example a mechanism that supports different CPU scheduling
- Typically a few parts of an OS have to be written in assembly
- However modern operating systems are written almost entirely in a
high-level programming language such as C. Actually several
different high level languages may be used to implement
various parts of an operating system. Advantages: code is
developed faster; is smaller, easier to understand, debug and
change; and easier to port.
- There are some things that just can't be done with high-level
language statements, for example some device-driver code and
instructions that save and restore register values.
- There was a time when writing more of the code in assembly could be
justified because assembly programmers could use 'tricks' that made
routines run faster by some constant factor compared with compiled
high level code. Modern optimizing compilers have eliminated that
advantage almost entirely, although there are still a few
bottlenecks in systems that are 'hand-coded' in assembly language in
order to achieve 'the absolute maximum' efficiency - e.g. the
authors mention memory managers and CPU schedulers in this regard.
- As the authors say: "As is true in other systems, major performance
improvements in operating systems are more likely to be the result
of better data structures and algorithms than of excellent
- 2.7 Operating-System Structure
- As with any software project, an OS should be designed with
appropriate attention to information hiding and modularity.
- However, well-known operating systems such as MS-DOS and the
original unix had monolithic designs -- i.e. they were NOT modular.
- One way to achieve the goals of information hiding and modularity is
to create a layered design, in which each layer depends only on the
functionality of layers beneath it. A layered system may be built
from the bottom up. If there are problems, one can always be certain
that they are in the layer currently under construction. The main
disadvantages of this approach are first the difficulty of
conceiving of layers without any circular dependencies, and second
the fact that each layer adds overhead which slows down the
operation of the system.
- There is a microkernel approach to OS design. The idea is to remove
all functions possible from the kernel and implement them as system
and user-level applications. For example, file systems can be
implemented at the user level.
- Typically the remaining microkernel provides some process control,
memory management, and process communication facilities.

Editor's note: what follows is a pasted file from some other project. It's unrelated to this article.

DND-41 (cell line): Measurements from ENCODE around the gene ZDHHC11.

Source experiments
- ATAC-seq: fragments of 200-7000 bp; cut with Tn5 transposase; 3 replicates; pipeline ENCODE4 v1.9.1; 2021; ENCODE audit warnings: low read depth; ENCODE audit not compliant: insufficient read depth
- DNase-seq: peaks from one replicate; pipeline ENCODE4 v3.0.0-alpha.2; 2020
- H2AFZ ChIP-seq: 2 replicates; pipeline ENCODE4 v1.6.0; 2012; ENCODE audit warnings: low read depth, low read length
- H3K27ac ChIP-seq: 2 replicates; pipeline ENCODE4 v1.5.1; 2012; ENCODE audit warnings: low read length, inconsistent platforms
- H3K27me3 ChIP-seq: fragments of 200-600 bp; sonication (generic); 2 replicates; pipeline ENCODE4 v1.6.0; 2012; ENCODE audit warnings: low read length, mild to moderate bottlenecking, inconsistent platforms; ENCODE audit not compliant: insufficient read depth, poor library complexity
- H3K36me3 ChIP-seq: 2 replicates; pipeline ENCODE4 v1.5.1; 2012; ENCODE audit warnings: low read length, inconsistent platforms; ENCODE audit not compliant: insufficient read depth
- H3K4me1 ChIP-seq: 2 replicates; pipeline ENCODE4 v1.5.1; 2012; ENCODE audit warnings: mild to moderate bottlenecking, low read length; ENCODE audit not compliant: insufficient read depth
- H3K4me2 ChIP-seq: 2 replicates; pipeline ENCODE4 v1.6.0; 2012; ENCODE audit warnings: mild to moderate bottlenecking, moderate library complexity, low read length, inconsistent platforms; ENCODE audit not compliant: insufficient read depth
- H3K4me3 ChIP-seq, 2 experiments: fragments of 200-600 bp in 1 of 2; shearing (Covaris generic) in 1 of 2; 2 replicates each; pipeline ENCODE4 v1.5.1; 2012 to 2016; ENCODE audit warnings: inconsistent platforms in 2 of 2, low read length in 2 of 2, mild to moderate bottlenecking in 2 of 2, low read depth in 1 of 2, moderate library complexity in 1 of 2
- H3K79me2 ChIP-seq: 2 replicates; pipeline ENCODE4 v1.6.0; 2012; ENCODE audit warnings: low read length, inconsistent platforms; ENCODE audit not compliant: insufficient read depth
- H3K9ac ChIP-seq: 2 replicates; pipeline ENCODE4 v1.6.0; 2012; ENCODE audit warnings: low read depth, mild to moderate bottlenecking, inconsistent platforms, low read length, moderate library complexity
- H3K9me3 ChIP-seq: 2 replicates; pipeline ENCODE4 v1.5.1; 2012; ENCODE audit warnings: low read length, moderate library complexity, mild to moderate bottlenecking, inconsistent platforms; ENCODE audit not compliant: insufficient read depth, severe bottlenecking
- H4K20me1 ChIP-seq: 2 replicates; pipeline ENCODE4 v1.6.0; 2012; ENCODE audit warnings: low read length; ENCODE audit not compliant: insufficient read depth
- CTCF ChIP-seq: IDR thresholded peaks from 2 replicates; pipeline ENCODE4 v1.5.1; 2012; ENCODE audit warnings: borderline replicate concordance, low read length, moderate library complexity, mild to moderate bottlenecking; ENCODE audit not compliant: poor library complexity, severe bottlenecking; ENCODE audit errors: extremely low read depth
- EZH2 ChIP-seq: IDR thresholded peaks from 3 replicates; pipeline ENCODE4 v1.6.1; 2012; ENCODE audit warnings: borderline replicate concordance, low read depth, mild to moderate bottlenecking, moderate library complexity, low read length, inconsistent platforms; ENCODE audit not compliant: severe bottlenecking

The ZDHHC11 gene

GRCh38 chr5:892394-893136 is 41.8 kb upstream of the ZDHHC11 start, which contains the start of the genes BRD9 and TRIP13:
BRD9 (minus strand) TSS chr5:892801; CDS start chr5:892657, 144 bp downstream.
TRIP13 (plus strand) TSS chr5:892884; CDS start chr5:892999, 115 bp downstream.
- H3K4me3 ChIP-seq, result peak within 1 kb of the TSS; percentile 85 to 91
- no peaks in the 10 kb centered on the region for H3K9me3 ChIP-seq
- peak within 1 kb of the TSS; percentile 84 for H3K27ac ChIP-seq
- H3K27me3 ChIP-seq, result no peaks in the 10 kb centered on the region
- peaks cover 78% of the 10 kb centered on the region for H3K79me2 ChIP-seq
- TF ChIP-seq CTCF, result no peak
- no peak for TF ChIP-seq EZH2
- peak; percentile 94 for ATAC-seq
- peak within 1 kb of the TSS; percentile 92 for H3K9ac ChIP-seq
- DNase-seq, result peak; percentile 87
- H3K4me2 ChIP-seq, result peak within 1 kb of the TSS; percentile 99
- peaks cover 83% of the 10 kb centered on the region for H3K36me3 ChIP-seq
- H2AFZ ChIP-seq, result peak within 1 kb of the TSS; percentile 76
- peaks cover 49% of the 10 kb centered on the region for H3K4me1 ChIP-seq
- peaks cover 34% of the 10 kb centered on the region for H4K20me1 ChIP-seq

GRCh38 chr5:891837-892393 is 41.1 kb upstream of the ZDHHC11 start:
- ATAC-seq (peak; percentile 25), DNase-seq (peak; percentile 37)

- Microkernel systems tend to be bug-free, secure, easy to modify and
easy to port.
- The main disadvantage seems to be the overhead created by the need
for user-level parts of the system to communicate through the
kernel (e.g. message-passing with kernel serving as go-between).
- The design style that is currently popular is similar to the
microkernel except that it employs dynamically loadable user-level
modules which are not constrained to communicate through the kernel.
- Actual operating systems are usually structured as some sort of hybrid
of the structures described above. For example, Windows is largely
monolithic, but supports user-mode subsystems and dynamically loadable
- 2.8 Operating-System Debugging
- When an OS crashes typically the contents of kernel memory are saved
in a special file or disk partition. By studying these 'core
(memory) dumps' and log files, system designers can glean
information useful for debugging OS code.
- It is very important to study existing systems in order to learn how
to build better systems. For example, this was one of the 'secrets
of success' of the developers of Berkeley Unix. It is important to
build system-monitoring code into the OS. Such systems produce
"traces" of their operation - they write records of all
'interesting' system events in log files which can be analyzed
- There are also online monitoring tools - applications that are able
to display performance characteristics of a running system - such as
the percentage of CPU time used by each process, average length of
I/O queues, current amount of free primary memory, and so forth.
- 2.9 Operating-System Generation
- Systems have to be configured for the specific site to which they
are targeted. For example, we perform system generation when we
put a new host online, providing at that time, for example, a
hostname, host IP address, router IP address.
- Other SYSGEN operations possible: disk partitioning, installation of
device drivers, choice of CPU-scheduling algorithm, and setting of
the maximum number of processes to be supported.
- The SYSGEN information may be incorporated into the source code for
the OS, and a custom version of the OS then compiled.
- Another option is for the system to be pre-compiled and the SYSGEN
information saved in the form of tabular information in files,
accessed and utilized by the pre-compiled OS in order to achieve the
desired customization effects. For example the system can read its
hostname and default router from a configuration file. Scripts
written during the SYSGEN can be executed each time the computer
boots in order to perform custom setups.
- Tables can determine which of certain dynamically loadable modules
are to be loaded at boot time.
- SYSGEN may be followed by a linking, but not compiling step, so that
certain modules such as drivers are incorporated into a permanent
executable image of the kernel.
- 2.10 System Boot
- Modern computers have ROM that begins executing automatically at
system start-up time.
- The ROM boot program will typically run diagnostics,
initialize the hardware, and load the OS from disk
(or it might load a secondary boot program from disk,
which in turn loads the OS from disk, or there might be both
secondary and tertiary boot programs on disk).
- In some small devices, the entire OS may be in ROM or EPROM.